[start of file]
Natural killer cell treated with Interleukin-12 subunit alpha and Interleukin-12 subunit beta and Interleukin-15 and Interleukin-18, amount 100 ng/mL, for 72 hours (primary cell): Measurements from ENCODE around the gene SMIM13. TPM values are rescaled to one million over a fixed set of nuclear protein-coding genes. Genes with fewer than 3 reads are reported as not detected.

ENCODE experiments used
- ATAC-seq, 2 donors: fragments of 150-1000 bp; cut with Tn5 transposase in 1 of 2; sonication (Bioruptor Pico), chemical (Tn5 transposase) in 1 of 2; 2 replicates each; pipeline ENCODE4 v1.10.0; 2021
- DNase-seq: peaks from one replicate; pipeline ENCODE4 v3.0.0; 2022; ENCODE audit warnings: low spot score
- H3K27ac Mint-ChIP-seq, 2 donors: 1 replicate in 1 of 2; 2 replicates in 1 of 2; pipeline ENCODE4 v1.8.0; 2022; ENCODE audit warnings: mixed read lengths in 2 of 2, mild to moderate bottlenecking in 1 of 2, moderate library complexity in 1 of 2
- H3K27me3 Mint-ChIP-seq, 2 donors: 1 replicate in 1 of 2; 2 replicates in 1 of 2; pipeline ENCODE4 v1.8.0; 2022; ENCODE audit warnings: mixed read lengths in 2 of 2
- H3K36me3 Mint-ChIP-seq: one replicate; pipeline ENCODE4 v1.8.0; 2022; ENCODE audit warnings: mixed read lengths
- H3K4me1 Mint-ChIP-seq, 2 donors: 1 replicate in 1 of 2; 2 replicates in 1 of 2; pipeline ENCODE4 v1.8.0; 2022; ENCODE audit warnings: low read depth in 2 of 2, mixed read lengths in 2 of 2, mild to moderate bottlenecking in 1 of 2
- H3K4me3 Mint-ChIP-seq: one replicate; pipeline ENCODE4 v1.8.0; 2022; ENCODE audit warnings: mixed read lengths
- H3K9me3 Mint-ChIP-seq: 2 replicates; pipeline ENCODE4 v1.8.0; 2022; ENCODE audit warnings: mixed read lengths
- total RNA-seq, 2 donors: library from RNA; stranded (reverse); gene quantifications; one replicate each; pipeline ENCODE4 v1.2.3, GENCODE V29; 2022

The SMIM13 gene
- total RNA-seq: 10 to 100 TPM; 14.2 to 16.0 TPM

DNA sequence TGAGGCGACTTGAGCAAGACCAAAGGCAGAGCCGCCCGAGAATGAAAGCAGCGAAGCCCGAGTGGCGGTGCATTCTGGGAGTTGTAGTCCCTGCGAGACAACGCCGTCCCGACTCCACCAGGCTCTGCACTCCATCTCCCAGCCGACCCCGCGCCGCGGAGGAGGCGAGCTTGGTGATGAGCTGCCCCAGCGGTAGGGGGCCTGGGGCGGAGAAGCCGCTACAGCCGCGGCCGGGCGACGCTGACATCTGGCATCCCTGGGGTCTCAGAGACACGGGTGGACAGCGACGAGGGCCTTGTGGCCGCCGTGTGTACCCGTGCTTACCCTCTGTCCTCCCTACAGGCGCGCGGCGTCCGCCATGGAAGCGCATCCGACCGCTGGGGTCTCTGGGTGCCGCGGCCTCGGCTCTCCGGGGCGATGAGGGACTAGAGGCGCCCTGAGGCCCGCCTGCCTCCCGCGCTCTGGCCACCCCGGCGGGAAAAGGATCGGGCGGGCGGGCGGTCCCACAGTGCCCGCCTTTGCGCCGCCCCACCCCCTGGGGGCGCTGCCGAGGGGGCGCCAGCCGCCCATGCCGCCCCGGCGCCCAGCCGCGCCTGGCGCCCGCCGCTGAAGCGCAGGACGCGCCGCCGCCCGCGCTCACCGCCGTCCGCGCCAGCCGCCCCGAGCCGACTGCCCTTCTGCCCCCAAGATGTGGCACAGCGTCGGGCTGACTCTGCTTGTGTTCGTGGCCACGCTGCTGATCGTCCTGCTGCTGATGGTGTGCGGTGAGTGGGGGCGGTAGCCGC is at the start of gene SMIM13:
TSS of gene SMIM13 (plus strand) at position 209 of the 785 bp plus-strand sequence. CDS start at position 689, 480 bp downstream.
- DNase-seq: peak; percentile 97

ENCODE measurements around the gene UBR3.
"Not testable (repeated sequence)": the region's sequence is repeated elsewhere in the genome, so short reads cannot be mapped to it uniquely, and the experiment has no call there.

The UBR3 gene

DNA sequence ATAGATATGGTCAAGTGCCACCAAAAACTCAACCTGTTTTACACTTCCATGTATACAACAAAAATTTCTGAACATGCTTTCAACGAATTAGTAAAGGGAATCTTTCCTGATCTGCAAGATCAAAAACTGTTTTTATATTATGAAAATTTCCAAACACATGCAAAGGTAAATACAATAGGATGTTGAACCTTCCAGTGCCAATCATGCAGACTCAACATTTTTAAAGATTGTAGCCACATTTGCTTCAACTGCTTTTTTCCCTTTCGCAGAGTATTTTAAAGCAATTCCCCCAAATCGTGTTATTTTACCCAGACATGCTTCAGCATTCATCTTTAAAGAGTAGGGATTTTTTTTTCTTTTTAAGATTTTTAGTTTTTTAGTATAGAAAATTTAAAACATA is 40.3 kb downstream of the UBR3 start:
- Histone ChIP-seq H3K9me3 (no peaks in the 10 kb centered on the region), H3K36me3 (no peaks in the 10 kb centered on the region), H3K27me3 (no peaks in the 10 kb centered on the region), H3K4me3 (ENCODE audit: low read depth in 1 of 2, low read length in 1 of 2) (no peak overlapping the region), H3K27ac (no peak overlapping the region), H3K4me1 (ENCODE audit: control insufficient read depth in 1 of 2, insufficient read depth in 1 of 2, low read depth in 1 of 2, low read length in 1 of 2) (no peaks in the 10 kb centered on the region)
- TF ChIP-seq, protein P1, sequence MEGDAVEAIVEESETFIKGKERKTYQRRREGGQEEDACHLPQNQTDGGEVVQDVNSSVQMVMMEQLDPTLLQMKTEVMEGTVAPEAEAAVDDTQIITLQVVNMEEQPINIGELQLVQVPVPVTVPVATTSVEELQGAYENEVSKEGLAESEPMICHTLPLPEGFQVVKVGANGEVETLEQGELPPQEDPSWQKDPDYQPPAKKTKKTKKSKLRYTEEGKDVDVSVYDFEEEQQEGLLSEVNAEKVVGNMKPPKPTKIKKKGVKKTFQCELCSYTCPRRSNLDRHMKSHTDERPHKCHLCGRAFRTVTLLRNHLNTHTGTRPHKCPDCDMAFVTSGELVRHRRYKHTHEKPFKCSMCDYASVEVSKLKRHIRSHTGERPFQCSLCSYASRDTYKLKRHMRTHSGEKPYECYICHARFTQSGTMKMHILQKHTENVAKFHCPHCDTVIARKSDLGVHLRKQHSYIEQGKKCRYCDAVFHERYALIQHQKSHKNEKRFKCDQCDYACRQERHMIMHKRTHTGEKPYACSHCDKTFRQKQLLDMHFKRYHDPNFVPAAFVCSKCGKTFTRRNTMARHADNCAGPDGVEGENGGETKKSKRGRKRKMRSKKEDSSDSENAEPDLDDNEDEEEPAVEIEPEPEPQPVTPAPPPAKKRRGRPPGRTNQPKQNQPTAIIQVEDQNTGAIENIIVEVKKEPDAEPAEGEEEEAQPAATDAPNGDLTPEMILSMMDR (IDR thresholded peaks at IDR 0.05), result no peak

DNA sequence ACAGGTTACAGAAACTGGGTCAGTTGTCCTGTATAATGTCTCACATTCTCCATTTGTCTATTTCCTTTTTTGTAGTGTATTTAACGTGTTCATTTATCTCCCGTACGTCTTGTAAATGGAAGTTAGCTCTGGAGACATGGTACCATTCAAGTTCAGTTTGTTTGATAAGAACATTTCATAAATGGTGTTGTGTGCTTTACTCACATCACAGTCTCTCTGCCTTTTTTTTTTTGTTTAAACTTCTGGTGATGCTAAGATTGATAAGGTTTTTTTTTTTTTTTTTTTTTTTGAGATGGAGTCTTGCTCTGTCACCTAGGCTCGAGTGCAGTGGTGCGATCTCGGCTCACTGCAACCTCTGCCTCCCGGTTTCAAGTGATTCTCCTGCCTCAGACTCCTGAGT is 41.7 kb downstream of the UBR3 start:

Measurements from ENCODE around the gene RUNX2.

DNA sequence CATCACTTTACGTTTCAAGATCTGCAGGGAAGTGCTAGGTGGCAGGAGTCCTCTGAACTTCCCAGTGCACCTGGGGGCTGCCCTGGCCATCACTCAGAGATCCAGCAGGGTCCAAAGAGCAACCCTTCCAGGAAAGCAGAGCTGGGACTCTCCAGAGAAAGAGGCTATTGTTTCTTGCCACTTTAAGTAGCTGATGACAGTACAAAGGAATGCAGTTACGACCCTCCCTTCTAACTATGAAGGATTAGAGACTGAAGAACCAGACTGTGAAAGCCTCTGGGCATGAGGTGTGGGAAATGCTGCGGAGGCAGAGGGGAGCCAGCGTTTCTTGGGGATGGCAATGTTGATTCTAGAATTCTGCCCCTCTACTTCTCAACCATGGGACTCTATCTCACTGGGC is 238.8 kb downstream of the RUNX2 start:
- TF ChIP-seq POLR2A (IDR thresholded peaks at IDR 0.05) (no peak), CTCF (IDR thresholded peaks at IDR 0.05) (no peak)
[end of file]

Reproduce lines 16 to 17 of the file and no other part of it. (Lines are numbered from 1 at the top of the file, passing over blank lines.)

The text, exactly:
- DNase-seq: peak; percentile 97

ENCODE measurements around the gene UBR3.